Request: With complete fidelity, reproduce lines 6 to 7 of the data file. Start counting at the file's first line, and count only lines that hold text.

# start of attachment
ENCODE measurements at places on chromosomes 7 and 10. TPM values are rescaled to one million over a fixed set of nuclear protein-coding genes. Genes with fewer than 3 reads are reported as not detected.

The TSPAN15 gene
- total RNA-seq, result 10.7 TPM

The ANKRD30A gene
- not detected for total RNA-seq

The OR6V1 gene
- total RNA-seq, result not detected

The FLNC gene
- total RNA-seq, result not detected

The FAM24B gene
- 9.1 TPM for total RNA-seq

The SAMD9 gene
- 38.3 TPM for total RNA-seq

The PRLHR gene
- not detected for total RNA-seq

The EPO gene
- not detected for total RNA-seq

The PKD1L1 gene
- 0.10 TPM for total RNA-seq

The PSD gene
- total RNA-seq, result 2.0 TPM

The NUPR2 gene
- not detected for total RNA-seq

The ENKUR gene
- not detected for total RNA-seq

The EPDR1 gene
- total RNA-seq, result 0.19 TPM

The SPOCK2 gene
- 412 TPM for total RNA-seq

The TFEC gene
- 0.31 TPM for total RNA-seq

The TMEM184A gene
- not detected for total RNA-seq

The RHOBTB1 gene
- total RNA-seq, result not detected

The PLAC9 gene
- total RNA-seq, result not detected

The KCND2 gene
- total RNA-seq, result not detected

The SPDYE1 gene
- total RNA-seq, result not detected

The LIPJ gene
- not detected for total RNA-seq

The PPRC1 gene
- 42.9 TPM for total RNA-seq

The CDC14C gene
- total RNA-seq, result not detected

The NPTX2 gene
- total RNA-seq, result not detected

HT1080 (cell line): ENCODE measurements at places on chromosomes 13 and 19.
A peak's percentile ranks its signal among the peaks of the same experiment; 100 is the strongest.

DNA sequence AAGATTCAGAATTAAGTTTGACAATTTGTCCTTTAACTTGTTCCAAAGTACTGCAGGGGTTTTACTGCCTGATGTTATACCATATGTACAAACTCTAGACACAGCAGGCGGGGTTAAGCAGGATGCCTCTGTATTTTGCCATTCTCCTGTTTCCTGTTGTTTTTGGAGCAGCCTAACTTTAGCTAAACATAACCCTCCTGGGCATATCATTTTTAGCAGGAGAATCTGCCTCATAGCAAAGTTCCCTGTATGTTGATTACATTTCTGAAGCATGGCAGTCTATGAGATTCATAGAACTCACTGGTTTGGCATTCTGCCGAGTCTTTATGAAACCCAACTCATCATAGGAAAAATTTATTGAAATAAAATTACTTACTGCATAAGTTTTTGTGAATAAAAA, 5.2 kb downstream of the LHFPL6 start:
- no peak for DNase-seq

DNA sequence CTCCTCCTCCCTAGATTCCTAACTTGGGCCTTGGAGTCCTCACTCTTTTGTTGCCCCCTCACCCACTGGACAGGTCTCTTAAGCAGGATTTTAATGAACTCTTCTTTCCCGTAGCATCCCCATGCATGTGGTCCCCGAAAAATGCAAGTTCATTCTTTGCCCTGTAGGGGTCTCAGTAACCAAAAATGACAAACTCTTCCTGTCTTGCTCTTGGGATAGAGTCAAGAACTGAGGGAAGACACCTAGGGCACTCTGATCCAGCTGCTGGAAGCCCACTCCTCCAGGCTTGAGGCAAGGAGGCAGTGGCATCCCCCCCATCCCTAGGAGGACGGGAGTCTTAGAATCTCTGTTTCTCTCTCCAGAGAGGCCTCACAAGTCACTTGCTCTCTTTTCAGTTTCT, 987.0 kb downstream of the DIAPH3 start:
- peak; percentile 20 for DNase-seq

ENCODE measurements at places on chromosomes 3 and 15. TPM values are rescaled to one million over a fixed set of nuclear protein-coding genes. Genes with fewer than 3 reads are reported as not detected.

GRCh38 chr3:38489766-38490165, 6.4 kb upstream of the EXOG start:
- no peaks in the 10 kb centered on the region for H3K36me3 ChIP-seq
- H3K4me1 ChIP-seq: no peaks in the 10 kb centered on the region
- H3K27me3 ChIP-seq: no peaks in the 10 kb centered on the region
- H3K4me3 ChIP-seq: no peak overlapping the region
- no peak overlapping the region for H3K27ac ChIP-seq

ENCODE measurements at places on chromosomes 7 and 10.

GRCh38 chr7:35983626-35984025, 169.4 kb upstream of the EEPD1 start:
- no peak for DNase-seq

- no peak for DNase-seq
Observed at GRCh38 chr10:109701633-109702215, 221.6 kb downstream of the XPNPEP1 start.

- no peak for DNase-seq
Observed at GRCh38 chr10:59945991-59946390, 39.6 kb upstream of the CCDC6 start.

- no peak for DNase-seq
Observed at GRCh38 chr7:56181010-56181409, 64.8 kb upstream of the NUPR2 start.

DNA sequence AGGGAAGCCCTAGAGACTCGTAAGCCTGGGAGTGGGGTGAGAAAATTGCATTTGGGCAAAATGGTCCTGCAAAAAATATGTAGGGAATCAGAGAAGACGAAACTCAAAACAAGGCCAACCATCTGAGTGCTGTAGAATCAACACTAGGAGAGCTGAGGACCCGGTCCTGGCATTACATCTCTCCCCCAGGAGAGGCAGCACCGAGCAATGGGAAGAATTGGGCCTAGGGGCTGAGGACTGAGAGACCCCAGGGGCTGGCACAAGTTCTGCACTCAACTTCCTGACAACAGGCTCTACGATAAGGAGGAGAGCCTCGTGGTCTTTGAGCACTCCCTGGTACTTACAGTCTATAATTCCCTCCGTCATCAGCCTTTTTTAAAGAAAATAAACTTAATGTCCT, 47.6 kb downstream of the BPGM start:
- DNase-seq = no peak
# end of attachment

The OR6V1 gene
- total RNA-seq, result not detected